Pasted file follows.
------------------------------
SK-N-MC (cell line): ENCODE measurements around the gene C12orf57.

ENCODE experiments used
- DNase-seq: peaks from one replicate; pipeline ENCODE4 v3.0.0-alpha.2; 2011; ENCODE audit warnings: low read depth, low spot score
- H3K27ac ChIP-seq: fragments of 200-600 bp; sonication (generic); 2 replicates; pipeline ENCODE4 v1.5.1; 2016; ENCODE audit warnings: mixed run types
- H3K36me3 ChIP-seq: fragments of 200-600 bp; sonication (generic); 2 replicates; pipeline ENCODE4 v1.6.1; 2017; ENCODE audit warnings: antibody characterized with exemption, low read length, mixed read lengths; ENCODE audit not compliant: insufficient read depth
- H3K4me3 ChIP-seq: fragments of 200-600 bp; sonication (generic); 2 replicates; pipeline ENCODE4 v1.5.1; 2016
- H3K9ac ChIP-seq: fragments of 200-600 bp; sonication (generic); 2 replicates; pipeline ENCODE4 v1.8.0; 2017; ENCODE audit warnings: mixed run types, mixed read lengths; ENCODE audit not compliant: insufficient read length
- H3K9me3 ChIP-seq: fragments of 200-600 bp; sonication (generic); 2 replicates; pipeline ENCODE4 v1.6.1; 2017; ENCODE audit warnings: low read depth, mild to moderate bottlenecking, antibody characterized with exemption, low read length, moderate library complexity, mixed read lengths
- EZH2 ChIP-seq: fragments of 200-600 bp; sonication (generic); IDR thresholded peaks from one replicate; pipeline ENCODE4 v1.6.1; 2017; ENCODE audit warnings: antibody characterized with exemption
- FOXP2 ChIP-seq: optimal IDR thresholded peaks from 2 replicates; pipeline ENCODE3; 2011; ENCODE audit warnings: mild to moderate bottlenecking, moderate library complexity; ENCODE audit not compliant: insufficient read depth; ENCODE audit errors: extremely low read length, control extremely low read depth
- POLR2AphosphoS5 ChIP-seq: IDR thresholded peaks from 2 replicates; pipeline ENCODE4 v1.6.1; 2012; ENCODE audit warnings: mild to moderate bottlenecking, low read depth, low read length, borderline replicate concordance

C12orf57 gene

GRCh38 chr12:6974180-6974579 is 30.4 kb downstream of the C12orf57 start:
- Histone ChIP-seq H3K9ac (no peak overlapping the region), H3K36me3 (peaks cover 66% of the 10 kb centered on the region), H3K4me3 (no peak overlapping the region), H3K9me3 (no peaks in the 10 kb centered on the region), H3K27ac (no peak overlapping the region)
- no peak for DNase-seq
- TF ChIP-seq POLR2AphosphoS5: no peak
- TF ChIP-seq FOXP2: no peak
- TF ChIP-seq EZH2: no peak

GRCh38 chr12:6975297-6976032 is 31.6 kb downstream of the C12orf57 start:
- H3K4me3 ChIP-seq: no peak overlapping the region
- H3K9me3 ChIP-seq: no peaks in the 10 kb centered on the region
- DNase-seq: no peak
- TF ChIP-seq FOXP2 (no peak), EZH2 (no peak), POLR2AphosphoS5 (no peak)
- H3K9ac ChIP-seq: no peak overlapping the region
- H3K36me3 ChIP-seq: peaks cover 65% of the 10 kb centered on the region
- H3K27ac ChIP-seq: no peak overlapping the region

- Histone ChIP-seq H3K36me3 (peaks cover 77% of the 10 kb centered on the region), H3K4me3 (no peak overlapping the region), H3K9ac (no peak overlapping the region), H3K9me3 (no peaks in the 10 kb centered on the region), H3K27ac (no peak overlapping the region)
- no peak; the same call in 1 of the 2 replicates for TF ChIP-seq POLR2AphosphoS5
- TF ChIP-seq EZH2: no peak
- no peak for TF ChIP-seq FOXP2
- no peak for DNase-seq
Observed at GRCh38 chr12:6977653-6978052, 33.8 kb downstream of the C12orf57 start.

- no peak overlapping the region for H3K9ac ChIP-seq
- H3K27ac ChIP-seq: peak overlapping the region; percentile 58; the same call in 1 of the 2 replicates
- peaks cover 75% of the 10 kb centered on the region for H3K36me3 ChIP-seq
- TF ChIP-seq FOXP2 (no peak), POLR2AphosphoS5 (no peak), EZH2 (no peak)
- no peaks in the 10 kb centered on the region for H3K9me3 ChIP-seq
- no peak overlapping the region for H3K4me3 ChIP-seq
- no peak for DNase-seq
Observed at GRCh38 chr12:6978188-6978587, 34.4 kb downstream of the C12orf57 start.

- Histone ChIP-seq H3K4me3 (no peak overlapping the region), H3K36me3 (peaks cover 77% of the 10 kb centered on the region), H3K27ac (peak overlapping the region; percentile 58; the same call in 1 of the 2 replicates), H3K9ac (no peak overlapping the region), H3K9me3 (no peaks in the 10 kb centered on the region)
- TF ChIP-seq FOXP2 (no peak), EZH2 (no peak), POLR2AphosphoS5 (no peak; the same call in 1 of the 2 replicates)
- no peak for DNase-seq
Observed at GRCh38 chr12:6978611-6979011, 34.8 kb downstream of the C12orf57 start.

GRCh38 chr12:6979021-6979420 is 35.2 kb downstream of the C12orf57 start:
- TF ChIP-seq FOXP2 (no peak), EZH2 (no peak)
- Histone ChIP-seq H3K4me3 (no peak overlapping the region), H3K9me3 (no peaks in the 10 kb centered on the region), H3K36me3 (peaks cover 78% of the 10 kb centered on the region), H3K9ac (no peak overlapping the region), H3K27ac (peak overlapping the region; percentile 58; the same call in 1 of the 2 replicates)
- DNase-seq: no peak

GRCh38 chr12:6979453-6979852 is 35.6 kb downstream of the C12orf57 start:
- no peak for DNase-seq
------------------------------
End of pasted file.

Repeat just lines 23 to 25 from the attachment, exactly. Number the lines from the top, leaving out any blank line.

- TF ChIP-seq FOXP2 (no peak), EZH2 (no peak), POLR2AphosphoS5 (no peak)
- H3K9ac ChIP-seq: no peak overlapping the region
- H3K36me3 ChIP-seq: peaks cover 65% of the 10 kb centered on the region